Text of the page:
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Nez Perce
Expedition Culture Geography People Maps Nature
  Self Determination and Sovereignty
Sovereignty: Underlying Legal Principles
Fisheries Resources Management
Natural Resources Management
Cultural Resource Program
Contemporary Artists: Continuities
Contemporary Artists: Fusions
Language Program and Some Lessons
Horse Program
Acknowledgements and Cultural Property
Cultural Property Rights Agreement

  Native American
  Oral Traditions along the Clearwater and Snake Rivers
Coyote and the Swallowing Monster
Territory of the Nimíipuu
Seasonal Round: Winter into Summer
Seasonal Round: Summer into Winter
Horse in Nimíipuu Culture
Growing Up Nimíipuu: Family and Community Life
Growing Up Nimíipuu: Headmen and Leadership
To Sing and Dance: In the Past
To Sing and Dance: In the Present
Spiritual Life
Traditional Clothing Styles and Appearance
Céexstem: Dice Game

  Smallpox and Disease
Missionaries and Christianity
Fur Trade
Treaties and the Dawes Act
Treaty of 1855
Treaty of 1863
Conflict of 1877

After experiencing the practical advantages of the new trade goods brought by the soyaapos (white people), by 1811 the Nimíipuu had initially welcomed white fur trades into their villages. These were members of John Jacob Astor's Pacific Fur Company (an American company), under the leadership of Donald McKenzie. The following year a small trading post was built on the Clearwater River, a few miles above the present city of Lewiston. But McKenzie was rather demanding and sought to use the Nimíipuu as laborers and beaver trappers. Tensions soon arose between the fur traders and Nimíipuu, and with the increasing competition from the Canadian Northwest Fur Company and war with Great Britain McKenzie abandoned his trading post. However, the Nimíipuu continued to participate in the trade with the establishment of a Northwest Company trading post on the Columbia River near the mouth of the Walla Walla River. The new post was called Fort Nez Perce (later renamed Fort Walla Walla) and led by the American, Donald McKenzie. But it too was short-lived.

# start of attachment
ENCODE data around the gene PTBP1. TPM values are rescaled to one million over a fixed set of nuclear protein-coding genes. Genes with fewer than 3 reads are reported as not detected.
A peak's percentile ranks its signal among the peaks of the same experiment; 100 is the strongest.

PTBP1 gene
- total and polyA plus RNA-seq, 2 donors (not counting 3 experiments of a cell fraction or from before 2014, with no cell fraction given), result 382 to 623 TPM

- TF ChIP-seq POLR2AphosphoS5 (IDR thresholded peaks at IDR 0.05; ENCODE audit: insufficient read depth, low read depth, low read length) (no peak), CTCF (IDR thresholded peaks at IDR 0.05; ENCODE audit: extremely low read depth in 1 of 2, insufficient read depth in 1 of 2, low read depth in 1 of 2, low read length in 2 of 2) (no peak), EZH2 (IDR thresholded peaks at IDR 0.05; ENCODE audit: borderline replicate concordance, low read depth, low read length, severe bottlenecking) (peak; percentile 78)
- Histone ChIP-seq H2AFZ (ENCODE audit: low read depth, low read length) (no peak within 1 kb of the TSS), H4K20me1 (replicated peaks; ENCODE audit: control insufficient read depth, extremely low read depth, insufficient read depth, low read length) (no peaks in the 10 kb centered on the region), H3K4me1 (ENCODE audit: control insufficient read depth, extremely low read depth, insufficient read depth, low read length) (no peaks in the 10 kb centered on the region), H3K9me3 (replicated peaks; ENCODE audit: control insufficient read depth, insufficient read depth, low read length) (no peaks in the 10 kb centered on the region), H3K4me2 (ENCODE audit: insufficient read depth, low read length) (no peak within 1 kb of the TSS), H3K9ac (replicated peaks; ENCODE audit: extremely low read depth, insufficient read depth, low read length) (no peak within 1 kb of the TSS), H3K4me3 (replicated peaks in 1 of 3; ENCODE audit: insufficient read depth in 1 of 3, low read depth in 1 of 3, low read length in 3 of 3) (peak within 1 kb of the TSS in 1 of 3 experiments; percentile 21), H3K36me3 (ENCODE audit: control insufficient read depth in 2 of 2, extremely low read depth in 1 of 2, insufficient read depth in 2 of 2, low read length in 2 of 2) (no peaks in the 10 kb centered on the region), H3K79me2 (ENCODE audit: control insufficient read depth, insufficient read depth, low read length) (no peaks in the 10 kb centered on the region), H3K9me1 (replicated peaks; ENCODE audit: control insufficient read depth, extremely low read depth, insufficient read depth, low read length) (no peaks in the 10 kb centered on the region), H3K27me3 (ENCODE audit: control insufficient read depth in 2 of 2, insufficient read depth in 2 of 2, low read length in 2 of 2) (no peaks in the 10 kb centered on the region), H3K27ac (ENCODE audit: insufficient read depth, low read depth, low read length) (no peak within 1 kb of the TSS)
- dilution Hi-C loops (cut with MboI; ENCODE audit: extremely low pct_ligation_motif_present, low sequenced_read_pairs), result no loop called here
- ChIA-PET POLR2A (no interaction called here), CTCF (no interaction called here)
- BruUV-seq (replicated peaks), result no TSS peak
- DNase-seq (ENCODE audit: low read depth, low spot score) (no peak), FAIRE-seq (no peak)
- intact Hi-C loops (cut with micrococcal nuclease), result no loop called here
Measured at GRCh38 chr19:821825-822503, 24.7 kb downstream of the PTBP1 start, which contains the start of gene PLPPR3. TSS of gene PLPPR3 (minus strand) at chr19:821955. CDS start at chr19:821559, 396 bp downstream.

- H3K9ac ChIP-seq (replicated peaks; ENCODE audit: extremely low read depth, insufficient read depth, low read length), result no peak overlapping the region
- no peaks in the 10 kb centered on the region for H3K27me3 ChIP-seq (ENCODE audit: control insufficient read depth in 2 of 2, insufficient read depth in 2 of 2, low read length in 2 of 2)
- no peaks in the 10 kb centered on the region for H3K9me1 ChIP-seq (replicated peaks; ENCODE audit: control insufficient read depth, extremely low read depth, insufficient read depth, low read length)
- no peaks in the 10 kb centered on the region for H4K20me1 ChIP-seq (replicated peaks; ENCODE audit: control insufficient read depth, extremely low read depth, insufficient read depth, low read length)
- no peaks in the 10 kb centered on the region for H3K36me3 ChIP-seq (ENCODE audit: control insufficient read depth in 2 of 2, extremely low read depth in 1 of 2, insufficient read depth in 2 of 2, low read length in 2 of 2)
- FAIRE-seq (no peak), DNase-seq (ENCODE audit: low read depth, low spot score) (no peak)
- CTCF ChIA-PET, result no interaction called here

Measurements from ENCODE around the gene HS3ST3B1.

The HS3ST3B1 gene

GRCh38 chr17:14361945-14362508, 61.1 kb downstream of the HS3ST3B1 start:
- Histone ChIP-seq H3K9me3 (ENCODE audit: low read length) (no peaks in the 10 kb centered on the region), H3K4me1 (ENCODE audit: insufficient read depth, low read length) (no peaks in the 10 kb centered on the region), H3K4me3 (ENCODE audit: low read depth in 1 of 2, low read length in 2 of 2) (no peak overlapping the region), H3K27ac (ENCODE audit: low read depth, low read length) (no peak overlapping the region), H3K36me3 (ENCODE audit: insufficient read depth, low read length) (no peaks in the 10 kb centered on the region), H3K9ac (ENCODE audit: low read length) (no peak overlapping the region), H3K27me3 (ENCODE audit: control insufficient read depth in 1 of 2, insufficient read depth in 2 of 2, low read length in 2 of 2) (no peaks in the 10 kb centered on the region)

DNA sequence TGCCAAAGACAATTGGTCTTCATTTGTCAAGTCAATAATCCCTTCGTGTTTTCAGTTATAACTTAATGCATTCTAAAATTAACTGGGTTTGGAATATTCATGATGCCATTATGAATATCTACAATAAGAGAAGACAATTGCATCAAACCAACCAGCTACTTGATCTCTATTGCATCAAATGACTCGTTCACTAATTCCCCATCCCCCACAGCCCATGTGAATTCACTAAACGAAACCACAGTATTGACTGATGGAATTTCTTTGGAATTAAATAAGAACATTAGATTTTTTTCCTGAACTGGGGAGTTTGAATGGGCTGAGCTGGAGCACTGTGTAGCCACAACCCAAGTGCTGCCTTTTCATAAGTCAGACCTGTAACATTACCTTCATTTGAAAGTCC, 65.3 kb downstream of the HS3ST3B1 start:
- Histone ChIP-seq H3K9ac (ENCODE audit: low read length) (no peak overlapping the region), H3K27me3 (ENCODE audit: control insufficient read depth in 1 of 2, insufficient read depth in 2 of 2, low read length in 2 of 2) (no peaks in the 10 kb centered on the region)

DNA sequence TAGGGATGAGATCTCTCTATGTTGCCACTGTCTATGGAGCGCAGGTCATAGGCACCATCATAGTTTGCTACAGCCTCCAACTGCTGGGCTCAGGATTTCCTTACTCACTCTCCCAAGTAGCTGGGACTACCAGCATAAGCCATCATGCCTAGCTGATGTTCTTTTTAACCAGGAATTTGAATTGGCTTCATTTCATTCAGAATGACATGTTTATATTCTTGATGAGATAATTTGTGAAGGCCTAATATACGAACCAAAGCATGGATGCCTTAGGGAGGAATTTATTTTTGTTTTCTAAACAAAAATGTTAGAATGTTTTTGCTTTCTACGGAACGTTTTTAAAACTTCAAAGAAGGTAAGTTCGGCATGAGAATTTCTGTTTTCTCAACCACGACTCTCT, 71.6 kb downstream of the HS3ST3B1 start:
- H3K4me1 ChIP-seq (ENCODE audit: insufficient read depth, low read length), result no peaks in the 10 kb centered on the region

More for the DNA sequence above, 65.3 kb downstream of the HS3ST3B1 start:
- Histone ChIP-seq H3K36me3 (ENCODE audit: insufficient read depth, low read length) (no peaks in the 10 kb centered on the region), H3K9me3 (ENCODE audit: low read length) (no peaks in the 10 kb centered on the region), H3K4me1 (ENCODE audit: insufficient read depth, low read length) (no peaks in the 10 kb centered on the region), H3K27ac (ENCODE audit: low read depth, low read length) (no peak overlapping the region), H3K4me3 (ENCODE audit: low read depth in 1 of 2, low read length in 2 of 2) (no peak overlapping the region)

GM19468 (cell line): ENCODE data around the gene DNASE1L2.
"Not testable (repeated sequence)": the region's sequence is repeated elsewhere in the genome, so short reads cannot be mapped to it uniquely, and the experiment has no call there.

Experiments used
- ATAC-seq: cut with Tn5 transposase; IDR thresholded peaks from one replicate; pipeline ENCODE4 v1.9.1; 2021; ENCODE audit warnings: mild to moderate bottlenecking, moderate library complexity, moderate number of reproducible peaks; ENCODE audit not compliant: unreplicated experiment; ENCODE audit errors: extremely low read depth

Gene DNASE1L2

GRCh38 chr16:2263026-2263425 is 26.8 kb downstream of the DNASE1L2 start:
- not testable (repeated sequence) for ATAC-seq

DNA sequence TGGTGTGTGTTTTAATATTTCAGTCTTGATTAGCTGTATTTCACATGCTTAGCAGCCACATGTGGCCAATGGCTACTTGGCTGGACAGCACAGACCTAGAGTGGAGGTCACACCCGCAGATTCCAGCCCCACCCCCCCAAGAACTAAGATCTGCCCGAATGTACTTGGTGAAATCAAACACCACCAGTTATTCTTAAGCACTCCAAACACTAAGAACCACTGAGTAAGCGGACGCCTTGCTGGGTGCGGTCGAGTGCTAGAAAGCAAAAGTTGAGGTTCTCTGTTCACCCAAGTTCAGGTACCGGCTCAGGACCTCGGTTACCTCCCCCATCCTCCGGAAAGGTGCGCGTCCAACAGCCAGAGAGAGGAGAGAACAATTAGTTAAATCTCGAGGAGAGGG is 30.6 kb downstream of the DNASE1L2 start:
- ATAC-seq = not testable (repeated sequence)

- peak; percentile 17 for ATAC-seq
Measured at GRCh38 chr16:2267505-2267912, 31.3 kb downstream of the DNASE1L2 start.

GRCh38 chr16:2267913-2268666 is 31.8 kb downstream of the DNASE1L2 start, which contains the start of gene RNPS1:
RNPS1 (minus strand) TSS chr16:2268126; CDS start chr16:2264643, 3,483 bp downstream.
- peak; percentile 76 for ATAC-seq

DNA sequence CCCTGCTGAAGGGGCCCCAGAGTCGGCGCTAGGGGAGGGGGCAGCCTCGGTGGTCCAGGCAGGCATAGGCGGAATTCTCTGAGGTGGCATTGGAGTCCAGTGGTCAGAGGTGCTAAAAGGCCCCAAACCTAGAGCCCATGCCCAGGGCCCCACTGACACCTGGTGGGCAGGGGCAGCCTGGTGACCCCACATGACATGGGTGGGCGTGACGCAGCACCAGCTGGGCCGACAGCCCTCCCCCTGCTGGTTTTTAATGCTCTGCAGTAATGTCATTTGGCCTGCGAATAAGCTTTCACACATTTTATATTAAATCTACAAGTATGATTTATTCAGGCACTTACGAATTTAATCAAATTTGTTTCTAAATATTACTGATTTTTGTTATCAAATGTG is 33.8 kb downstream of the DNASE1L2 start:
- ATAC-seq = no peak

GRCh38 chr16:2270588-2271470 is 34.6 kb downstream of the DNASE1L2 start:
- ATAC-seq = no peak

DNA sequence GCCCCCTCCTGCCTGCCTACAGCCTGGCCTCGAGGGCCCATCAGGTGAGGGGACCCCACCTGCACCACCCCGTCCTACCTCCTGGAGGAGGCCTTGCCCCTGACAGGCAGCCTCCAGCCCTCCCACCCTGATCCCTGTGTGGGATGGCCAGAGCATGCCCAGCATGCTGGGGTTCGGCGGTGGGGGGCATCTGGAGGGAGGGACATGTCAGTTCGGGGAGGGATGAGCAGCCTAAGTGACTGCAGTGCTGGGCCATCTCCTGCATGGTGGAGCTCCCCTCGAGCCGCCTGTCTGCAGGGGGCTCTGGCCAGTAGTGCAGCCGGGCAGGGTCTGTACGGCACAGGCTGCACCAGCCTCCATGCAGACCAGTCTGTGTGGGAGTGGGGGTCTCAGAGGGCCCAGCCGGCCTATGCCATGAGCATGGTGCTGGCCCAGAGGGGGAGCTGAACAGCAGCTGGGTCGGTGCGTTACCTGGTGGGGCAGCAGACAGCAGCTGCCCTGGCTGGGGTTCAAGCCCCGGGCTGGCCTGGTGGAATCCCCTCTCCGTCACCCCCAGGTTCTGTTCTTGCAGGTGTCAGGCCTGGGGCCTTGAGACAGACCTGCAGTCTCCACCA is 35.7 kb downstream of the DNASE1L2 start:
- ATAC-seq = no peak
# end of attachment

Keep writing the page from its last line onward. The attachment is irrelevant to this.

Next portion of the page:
Eagle-feather Staff: the Indian Flag, at the Big Hole Battle Site, 2001

While not directly involved in trapping the beaver, nor becoming active middlemen in the fur trade like other tribes, the Nimíipuu maintained a minimal level of fur trade involvement. For their prized horses and various foods, the Nimíipuu could acquire metal pots and daggers, fire strikers and cloth, muskets and powder, and the highly valued glass beads from the Netherlands. While the effects of the smallpox epidemics and Blackfeet and Shoshone raiding parties were most pronounced, much of the early nineteenth century was marked by material prosperity for the Nimíipuu. The wealth they acquired and their geographic position with the plains helped the Nimíipuu become one of the most powerful and influential tribes in the Plateau.

It was during the early years of the fur trade period that the Nimíipuu had their first glimpse into soyaapo "justice." John Clark, a "hot-headed" American fur trader got into an argument with a group of Nimíipuu and Palouse at the confluence of the Palouse and Snake Rivers. He had his disagreement resolved with the hanging of one of the Indians. The Nimíipuu were horrified, as they had never experienced this form of corporal punishment, nor imposition of injustice. While tensions immediately rose, they quickly settled between the fur traders and Indians. But the memory of this brutal action would soon be relived.

© Nez Perce Tribe 2002

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